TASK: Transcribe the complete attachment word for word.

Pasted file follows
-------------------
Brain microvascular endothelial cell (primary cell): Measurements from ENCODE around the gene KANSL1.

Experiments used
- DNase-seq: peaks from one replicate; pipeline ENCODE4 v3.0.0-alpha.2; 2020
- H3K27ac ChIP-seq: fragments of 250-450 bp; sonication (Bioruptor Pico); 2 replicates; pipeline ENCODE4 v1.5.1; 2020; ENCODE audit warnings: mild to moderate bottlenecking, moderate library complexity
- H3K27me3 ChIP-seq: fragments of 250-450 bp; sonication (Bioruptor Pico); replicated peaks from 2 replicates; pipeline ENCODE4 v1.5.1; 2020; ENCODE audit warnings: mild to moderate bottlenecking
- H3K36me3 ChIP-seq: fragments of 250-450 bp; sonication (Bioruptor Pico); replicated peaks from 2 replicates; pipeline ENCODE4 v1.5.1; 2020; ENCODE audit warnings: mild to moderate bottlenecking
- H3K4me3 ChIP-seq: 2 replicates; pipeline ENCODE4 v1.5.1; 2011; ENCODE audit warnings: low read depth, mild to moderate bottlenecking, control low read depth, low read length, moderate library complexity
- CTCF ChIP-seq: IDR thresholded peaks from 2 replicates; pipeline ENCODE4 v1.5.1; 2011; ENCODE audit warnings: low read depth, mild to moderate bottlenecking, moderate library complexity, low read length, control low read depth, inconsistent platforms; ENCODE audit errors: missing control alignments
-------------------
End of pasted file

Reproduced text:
Brain microvascular endothelial cell (primary cell): Measurements from ENCODE around the gene KANSL1.

Experiments used
- DNase-seq: peaks from one replicate; pipeline ENCODE4 v3.0.0-alpha.2; 2020
- H3K27ac ChIP-seq: fragments of 250-450 bp; sonication (Bioruptor Pico); 2 replicates; pipeline ENCODE4 v1.5.1; 2020; ENCODE audit warnings: mild to moderate bottlenecking, moderate library complexity
- H3K27me3 ChIP-seq: fragments of 250-450 bp; sonication (Bioruptor Pico); replicated peaks from 2 replicates; pipeline ENCODE4 v1.5.1; 2020; ENCODE audit warnings: mild to moderate bottlenecking
- H3K36me3 ChIP-seq: fragments of 250-450 bp; sonication (Bioruptor Pico); replicated peaks from 2 replicates; pipeline ENCODE4 v1.5.1; 2020; ENCODE audit warnings: mild to moderate bottlenecking
- H3K4me3 ChIP-seq: 2 replicates; pipeline ENCODE4 v1.5.1; 2011; ENCODE audit warnings: low read depth, mild to moderate bottlenecking, control low read depth, low read length, moderate library complexity
- CTCF ChIP-seq: IDR thresholded peaks from 2 replicates; pipeline ENCODE4 v1.5.1; 2011; ENCODE audit warnings: low read depth, mild to moderate bottlenecking, moderate library complexity, low read length, control low read depth, inconsistent platforms; ENCODE audit errors: missing control alignments